By this logic, Batman is the living embodiment of everything wrong with toxic masculinity and capitalism. Truly, what problems in Gotham City couldn’t actually be solved with therapy and Medicare-for-all (said as sardonically as humanly possible)?

The movie addresses this directly with the subplot about Thomas Wayne having approached the mob for help with a journalist who wanted to leak dark secrets about the Wayne family, which resulted in that journalist being killed by the mob. The story point is revealed as a great revelation and horrific personal sin about the Wayne family that besmirches Bruce Wayne’s family name, a name that he previously stated he wanted to honor with his work as Batman.

This sends Bruce into a brief identity crisis which is resolved when he approaches Alfred and asks him why he was hidden from the truth about his heritage. Alfred then defends Thomas Wayne, saying that the guilt of his actions ate him up and that he tried to do the right thing, only to be struck down by a random act of violence on the street before he could admit what happened to the police.

Admittedly, this explanation feels weak. If the point of this story is about learning to put the needs of others over the needs of himself, Batman should have a deeper reason why he can’t follow in his father’s mission. The Alfred reveal is a half measure. It’s trying to protect the superficial surface of the Batman brand and placate fans who would dislike the idea of a Batman story that criticized the ideals and legacy of Batman and the Wayne family.

Theme Three: Change

The progressive resentment of Batman’s symbolic journey though doesn’t stop with Batman’s self-loathing. The movie dramatizes the public resentment of the Wayne family in the character of Selena Kyle, a poor woman struggling to find her way in the real world who has to live with the horrific real-life consequences of crime by watching her friends die. At the halfway point of the film, she meets with Batman and gives a speech to him about why Bruce Wayne (she doesn’t know he’s Batman) is a rich white privileged jerk.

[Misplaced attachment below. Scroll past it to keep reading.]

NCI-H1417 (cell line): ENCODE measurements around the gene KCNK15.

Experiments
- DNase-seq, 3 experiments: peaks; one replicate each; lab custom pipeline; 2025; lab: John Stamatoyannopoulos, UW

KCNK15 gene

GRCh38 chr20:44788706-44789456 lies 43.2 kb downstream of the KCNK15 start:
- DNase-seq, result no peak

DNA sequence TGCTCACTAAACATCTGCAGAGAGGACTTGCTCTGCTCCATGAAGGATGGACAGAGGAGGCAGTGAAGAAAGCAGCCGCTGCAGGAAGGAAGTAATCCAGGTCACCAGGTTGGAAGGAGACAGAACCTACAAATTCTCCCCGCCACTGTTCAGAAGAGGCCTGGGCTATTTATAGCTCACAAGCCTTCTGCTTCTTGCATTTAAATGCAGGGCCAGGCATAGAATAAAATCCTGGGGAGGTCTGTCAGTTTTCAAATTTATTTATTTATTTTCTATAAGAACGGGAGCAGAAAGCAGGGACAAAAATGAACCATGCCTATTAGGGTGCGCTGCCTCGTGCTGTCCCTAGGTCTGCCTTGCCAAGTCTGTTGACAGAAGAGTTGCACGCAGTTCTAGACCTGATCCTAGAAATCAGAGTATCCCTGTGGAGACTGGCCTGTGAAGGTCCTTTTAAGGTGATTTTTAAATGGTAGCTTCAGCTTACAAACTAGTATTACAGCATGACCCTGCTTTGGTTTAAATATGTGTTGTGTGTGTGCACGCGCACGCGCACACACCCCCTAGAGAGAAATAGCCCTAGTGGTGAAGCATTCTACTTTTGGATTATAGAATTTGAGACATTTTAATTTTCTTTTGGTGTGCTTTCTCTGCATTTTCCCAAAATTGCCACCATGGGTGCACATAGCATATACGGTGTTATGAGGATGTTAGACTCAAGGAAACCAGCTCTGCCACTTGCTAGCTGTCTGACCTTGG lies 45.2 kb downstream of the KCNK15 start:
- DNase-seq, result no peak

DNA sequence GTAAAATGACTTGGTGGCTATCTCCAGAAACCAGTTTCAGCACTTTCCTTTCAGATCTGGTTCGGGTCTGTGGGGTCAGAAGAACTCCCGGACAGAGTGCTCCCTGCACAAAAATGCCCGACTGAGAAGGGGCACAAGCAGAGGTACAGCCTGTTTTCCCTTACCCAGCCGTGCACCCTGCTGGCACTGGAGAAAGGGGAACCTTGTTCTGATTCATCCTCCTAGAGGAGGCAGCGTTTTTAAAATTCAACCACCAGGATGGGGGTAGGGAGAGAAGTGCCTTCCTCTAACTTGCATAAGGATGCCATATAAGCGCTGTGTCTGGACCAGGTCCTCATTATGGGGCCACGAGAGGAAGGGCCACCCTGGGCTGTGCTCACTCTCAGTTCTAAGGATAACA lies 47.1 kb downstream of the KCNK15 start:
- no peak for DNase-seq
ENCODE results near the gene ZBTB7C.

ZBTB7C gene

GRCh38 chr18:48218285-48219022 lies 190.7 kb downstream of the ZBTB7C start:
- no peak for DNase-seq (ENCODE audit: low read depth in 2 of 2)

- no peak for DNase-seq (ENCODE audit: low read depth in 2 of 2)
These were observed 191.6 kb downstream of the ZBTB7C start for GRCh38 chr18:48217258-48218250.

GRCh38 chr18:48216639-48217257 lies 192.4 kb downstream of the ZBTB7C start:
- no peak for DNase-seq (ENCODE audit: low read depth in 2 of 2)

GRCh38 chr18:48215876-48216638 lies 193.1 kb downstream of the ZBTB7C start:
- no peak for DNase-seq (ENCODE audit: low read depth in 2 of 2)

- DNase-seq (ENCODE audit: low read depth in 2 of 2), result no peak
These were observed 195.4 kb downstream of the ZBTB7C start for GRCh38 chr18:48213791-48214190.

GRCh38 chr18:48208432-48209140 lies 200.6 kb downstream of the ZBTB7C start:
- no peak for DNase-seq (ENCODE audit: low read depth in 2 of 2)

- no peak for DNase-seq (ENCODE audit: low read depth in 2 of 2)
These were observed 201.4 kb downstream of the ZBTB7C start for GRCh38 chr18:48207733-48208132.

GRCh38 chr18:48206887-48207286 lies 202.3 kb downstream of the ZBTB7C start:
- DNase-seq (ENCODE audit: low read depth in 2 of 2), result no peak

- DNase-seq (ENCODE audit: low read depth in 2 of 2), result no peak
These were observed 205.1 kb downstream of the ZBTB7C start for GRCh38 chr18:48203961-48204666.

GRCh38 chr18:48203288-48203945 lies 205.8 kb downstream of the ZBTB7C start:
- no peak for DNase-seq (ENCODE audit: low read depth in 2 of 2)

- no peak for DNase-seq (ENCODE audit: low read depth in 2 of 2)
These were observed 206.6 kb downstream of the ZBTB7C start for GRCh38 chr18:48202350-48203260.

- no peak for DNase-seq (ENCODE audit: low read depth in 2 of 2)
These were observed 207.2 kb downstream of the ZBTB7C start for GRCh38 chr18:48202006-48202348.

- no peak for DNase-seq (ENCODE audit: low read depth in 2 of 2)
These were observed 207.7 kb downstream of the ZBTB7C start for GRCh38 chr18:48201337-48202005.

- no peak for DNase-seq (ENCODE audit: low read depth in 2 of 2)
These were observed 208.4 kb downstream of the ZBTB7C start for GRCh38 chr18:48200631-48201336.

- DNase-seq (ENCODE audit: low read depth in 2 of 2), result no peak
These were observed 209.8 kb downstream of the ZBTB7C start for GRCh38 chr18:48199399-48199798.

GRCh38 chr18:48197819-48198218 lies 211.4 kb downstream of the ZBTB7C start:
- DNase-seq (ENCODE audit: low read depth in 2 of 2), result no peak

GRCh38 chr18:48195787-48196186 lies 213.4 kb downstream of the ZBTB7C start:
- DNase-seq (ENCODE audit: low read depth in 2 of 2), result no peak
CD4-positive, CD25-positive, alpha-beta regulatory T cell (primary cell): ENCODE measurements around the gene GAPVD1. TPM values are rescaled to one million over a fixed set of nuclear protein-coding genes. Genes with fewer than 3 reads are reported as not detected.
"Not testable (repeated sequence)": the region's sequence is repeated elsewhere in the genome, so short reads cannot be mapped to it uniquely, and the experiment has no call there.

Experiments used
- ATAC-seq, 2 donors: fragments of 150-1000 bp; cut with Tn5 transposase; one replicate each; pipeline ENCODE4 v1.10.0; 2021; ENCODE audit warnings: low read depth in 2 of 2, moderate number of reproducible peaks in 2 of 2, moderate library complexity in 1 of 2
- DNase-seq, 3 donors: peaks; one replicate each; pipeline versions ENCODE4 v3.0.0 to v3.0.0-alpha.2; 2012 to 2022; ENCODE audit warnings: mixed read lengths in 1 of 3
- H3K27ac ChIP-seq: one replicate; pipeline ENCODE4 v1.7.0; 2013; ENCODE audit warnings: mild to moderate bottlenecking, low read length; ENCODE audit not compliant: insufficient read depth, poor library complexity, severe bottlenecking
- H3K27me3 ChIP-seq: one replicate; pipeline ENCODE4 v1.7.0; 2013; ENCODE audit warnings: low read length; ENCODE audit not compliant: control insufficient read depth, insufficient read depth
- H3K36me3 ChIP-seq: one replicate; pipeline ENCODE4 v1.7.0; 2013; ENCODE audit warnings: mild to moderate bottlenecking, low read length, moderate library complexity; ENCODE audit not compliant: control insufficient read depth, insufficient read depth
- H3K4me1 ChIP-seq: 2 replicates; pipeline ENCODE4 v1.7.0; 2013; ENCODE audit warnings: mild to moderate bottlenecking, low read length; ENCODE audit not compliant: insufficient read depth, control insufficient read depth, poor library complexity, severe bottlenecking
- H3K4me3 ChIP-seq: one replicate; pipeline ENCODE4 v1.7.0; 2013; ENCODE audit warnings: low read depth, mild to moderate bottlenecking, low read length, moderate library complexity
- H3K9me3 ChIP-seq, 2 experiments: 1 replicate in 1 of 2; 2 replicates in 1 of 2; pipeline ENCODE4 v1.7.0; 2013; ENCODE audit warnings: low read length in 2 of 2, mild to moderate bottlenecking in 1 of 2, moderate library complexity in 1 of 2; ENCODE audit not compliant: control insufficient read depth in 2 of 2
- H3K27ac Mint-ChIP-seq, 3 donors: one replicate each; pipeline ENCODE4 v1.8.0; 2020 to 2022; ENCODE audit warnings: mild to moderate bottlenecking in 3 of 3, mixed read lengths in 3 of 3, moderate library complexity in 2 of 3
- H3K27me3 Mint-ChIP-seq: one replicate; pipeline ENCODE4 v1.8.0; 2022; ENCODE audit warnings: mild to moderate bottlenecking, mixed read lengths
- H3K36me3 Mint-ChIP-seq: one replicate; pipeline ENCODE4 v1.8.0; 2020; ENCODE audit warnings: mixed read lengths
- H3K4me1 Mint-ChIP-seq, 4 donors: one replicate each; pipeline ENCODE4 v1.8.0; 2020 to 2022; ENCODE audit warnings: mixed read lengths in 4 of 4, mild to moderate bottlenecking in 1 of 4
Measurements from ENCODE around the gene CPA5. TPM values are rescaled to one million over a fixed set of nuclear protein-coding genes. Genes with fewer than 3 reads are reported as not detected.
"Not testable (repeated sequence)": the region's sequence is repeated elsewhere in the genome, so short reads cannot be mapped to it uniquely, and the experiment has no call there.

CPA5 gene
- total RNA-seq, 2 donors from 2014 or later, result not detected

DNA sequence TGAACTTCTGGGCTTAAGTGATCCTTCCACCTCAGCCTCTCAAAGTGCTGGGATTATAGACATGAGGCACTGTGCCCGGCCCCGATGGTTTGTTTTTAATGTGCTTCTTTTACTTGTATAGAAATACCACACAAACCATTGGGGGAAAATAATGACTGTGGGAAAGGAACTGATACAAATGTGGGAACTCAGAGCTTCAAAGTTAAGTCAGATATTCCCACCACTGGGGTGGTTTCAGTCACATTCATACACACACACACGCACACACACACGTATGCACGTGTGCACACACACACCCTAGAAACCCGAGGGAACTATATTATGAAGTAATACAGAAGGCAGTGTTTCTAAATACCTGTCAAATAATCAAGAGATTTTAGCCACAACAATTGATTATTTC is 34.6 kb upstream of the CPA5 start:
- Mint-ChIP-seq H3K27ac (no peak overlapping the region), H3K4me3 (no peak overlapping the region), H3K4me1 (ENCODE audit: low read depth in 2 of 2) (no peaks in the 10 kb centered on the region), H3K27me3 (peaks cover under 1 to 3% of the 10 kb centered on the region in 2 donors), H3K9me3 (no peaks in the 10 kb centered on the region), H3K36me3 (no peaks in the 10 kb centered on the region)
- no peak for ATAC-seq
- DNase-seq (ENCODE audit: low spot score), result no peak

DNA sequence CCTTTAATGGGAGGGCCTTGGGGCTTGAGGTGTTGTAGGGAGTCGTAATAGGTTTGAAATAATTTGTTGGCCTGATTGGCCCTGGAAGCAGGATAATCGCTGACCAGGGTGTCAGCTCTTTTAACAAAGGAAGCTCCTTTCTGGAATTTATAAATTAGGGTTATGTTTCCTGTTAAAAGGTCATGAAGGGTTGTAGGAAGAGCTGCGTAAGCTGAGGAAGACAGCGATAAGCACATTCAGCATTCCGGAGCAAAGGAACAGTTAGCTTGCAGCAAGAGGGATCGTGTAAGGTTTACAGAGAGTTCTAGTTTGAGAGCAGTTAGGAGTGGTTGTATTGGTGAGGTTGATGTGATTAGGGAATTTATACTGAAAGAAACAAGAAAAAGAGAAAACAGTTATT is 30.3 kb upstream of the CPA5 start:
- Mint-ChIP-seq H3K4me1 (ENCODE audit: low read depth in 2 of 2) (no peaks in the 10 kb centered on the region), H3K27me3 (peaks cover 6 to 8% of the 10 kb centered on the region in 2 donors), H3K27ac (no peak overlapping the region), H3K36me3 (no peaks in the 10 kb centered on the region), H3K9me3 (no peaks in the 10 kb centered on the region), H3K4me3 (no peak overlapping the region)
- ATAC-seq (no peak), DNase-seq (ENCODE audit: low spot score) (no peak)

Riddler later agrees with the sentiment, chewing Bruce Wayne out for getting sympathy from the public as an orphan despite the fact that poor orphans suffer in squalor and poverty while he grew up in a mansion.

So the film presents Batman as a rich, privileged white man whose primary motivation is misplaced. What does it offer as an alternative to this status quo? Change.

Change in the form of a young progressive politician of color who we see in the opening scene of the film campaigning against the old mayor of Gotham. Her only stated political goal is to bring change to Gotham and to roll back the city’s revitalization initiative, implicitly gentrifying the city and not actually helping the poor, in favor of social programs.

Who opposes her? Riddler does. As we see, Riddler’s grand reveal in the final act is that he’s running a militia of heavily armed anti-government terrorists who fetishize weapons and believe change is pointless.

The subtext isn’t overtly stated but you can see it in the way that the film codifies them. It’s not hard to map the implicit contemporary racial and political subtext onto these story points. The young politician echos the rise of young real-life progressive politicians like Alexandria Ocasio-Cortez and the Riddler’s terrorists are coded as right-wing domestic terrorists.

Bruce Wayne’s story arc reflects this. He’s learning to stand as a symbol of hope repudiates the implicit white privilege and wealth of his character. He saves the young politician and starts to believe that real change is possible.

Again though, these themes don’t go far enough to feel overt. He hasn’t stopped being a rich white man. He hasn’t given up his wealth or renounced the Wayne family name. The class consciousness and anti-whiteness are so much puffery and bloviating.

More to the point though, they actually serve as a weird counterpoint to The Dark Knight‘s exploration of these same themes. Harvey Dent’s character arc as the “white knight” turned “two-face” is all about the way human nature and goodness are corrupted by fear. The only real substantive difference between these characters is that one character is a white man who stands for change and the other is a black woman who stands for change.